This is ideal: we don’t need to ask the computer to do any work to find out where players, cats, or monsters are stored - we just know at compile time because they’re in that variable. When someone uses our ECS, we could have them write a compile time function like:

World(.{
    Player,
    Cat,
    Monster,
})

And that’s great because it means our ECS “world” can be aware ahead of time exactly which archetypes it needs to store. It could write out those var players: ArrayList... variables for us.

I call this comptime archetype storage.

Runtime archetype storage

However, real games are much more complex: we might not really know at the time we’re declaring the World all the different archetypes we plan on storing. Code gets messy. In some cases, maybe we even need to define some archetypes of a common type at runtime. For example, if we wanted to allow configuring red and blue here (or the number of teams) via a configuration file on disk or via a GUI:

var red_team_players: ArrayList(Player) = .{};
var blue_team_players: ArrayList(Player) = .{};

Of course our Player could have a team field in it to represent the team, but there may be cases where storing a separate list of entities like this is needed without pre-declaring it. If we want to do that, we could use a hashmap:

var runtime_archetypes = AutoHashMap([]const u8, *anyopaque).init(allocator);

In this model, we could store the archtype string name as the hashmap key (for example, the @typeName(Player) if we wanted, or maybe a custom name like red, blue, etc.). The value of the hashmap would need to be different types: an ArrayList(Player), an ArrayList(Monster), etc. and so we would store a type-erased *anyopaque (like a C void*) pointer. When we get a value out, we’ll need to “know” what type of ArrayList to cast the pointer back to. It won’t store that info for us.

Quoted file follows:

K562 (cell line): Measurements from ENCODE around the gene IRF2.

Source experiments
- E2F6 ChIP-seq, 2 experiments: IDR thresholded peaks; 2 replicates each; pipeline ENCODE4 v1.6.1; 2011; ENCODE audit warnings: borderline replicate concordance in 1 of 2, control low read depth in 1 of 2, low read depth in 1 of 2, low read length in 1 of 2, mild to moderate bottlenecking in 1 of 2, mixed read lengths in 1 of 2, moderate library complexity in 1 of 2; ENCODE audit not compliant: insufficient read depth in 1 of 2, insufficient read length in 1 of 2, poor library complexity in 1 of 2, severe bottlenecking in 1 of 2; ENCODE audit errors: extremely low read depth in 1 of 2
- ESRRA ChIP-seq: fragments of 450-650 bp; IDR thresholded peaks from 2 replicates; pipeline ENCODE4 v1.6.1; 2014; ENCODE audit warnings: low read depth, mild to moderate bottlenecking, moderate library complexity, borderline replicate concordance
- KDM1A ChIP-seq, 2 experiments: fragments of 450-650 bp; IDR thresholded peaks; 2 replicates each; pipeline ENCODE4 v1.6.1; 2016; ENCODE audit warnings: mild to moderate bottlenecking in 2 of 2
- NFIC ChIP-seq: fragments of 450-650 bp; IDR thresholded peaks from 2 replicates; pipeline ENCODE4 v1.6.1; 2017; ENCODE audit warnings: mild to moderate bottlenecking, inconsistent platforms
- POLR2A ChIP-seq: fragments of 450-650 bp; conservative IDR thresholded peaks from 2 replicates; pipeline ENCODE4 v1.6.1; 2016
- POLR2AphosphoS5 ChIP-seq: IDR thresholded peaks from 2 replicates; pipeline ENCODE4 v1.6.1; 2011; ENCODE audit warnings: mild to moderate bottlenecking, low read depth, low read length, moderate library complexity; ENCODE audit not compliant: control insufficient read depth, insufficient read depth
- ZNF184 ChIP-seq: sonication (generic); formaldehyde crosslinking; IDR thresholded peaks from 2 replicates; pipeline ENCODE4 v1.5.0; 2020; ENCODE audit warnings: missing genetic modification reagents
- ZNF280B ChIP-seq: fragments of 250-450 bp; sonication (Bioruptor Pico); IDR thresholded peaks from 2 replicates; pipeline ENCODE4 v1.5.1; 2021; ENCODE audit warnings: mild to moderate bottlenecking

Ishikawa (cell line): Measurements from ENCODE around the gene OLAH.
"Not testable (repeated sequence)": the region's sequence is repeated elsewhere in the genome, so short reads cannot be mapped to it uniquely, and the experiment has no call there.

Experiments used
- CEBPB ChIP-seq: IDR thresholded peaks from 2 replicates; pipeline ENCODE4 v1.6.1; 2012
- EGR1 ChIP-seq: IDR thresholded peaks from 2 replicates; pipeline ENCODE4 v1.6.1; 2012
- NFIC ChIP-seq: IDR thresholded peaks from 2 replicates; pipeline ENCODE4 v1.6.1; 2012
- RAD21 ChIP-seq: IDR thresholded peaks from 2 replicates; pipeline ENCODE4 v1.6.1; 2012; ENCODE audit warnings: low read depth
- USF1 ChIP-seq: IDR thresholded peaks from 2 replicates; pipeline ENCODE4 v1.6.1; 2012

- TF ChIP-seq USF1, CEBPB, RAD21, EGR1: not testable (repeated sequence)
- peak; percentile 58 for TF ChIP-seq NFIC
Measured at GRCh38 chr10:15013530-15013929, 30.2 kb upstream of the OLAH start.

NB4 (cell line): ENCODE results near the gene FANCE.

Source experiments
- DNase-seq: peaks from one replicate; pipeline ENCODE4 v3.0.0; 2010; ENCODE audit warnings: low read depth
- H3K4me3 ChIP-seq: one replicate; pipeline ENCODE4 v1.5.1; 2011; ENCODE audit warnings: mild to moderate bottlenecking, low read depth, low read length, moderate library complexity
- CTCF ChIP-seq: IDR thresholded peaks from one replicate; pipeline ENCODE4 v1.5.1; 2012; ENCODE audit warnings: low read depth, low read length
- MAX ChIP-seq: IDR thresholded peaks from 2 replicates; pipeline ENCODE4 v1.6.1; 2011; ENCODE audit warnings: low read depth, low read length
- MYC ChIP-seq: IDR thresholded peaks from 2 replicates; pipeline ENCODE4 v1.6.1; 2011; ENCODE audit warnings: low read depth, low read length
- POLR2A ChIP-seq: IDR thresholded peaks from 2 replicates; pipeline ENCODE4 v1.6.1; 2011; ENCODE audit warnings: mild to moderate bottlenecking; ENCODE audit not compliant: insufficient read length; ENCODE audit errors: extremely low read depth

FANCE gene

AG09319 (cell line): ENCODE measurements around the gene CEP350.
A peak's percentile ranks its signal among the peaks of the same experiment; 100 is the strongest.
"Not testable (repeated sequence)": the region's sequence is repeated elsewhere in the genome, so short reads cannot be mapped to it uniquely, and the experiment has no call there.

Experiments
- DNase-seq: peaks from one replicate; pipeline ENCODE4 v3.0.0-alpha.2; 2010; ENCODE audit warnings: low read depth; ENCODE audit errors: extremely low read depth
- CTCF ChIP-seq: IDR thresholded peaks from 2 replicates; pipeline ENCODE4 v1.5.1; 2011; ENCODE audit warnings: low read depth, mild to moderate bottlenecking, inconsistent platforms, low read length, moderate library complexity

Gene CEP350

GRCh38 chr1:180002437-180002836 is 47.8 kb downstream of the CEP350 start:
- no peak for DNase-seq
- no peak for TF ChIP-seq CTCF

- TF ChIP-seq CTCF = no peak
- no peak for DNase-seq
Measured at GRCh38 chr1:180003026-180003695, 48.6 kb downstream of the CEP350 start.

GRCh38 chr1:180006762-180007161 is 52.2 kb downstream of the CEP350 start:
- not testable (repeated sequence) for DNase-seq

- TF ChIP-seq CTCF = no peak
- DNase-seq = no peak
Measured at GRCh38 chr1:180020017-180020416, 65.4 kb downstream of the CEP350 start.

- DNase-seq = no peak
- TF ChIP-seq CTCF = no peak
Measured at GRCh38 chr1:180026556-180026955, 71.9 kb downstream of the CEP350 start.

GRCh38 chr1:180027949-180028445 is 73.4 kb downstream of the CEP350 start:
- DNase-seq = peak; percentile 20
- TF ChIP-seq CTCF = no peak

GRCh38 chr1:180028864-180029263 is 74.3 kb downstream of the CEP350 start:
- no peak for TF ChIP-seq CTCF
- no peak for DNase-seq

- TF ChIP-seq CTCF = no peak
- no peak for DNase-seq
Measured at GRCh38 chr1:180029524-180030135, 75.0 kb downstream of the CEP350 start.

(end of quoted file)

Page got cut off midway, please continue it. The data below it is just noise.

I call this runtime archetype storage.

Designing our ECS

We now start to see some of the things our ECS architecture should solve:

  • Typed entity storage (how you interact with a list of players, monsters, etc.)
  • Sparse data: both comptime and runtime
  • Archetype storage: both comptime and runtime

Additionally, these are the design principles I’ve come up with:

  • Clean-room implementation (I’ve not read any other ECS implementation code.)
  • Solve the problems ECS solves, in a way that is natural to Zig and leverages Zig comptime.
  • Avoid patent infringement upon Unity ECS patent claims.
  • Fast. Optimal for CPU caches, multi-threaded, leverage comptime as much as is reasonable.
  • Simple. Small API footprint, should be natural and fun - not like you’re writing boilerplate.
  • Enable other libraries to provide tracing, editors, visualizers, profilers, etc.

From this, you can easily gather that storing entities is actually only a small (but critical) portion of this system. In the next article we will get into the details of implementing this in code, and go on to explore more challenging topics like multi-threading, systems, and scheduling in future articles.

Next up: starting our ECS implementation

As this series develops, all the code is being developed in the Mach repository’s ecs subfolder on GitHub. The articles will lag slightly behind.

As more articles come out, you can find them here. Join us in developing it, give us advice, etc. on Matrix chat or follow updates on Twitter.

If you like what I’m doing, you can sponsor me on GitHub.